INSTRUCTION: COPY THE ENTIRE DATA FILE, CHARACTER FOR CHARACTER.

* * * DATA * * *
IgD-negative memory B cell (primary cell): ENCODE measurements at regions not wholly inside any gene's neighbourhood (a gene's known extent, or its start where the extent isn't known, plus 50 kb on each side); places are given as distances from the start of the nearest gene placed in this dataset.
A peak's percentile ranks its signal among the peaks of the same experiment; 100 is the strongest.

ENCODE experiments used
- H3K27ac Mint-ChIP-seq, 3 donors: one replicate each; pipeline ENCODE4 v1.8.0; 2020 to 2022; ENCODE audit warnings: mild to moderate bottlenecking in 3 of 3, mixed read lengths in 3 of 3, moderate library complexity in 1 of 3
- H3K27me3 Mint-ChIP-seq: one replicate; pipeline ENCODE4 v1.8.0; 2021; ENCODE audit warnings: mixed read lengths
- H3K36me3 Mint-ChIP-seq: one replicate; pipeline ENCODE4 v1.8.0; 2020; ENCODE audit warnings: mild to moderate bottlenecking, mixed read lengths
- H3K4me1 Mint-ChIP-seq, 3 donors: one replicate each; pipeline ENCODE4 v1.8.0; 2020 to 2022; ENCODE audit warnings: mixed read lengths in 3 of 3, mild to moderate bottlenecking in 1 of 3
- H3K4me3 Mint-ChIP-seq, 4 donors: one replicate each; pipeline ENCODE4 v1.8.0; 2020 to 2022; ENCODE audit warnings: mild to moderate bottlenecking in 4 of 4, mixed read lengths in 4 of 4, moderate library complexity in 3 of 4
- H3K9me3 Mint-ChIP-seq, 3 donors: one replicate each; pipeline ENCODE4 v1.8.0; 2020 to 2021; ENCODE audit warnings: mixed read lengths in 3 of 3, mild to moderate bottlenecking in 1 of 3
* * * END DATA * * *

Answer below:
IgD-negative memory B cell (primary cell): ENCODE measurements at regions not wholly inside any gene's neighbourhood (a gene's known extent, or its start where the extent isn't known, plus 50 kb on each side); places are given as distances from the start of the nearest gene placed in this dataset.
A peak's percentile ranks its signal among the peaks of the same experiment; 100 is the strongest.

ENCODE experiments used
- H3K27ac Mint-ChIP-seq, 3 donors: one replicate each; pipeline ENCODE4 v1.8.0; 2020 to 2022; ENCODE audit warnings: mild to moderate bottlenecking in 3 of 3, mixed read lengths in 3 of 3, moderate library complexity in 1 of 3
- H3K27me3 Mint-ChIP-seq: one replicate; pipeline ENCODE4 v1.8.0; 2021; ENCODE audit warnings: mixed read lengths
- H3K36me3 Mint-ChIP-seq: one replicate; pipeline ENCODE4 v1.8.0; 2020; ENCODE audit warnings: mild to moderate bottlenecking, mixed read lengths
- H3K4me1 Mint-ChIP-seq, 3 donors: one replicate each; pipeline ENCODE4 v1.8.0; 2020 to 2022; ENCODE audit warnings: mixed read lengths in 3 of 3, mild to moderate bottlenecking in 1 of 3
- H3K4me3 Mint-ChIP-seq, 4 donors: one replicate each; pipeline ENCODE4 v1.8.0; 2020 to 2022; ENCODE audit warnings: mild to moderate bottlenecking in 4 of 4, mixed read lengths in 4 of 4, moderate library complexity in 3 of 4
- H3K9me3 Mint-ChIP-seq, 3 donors: one replicate each; pipeline ENCODE4 v1.8.0; 2020 to 2021; ENCODE audit warnings: mixed read lengths in 3 of 3, mild to moderate bottlenecking in 1 of 3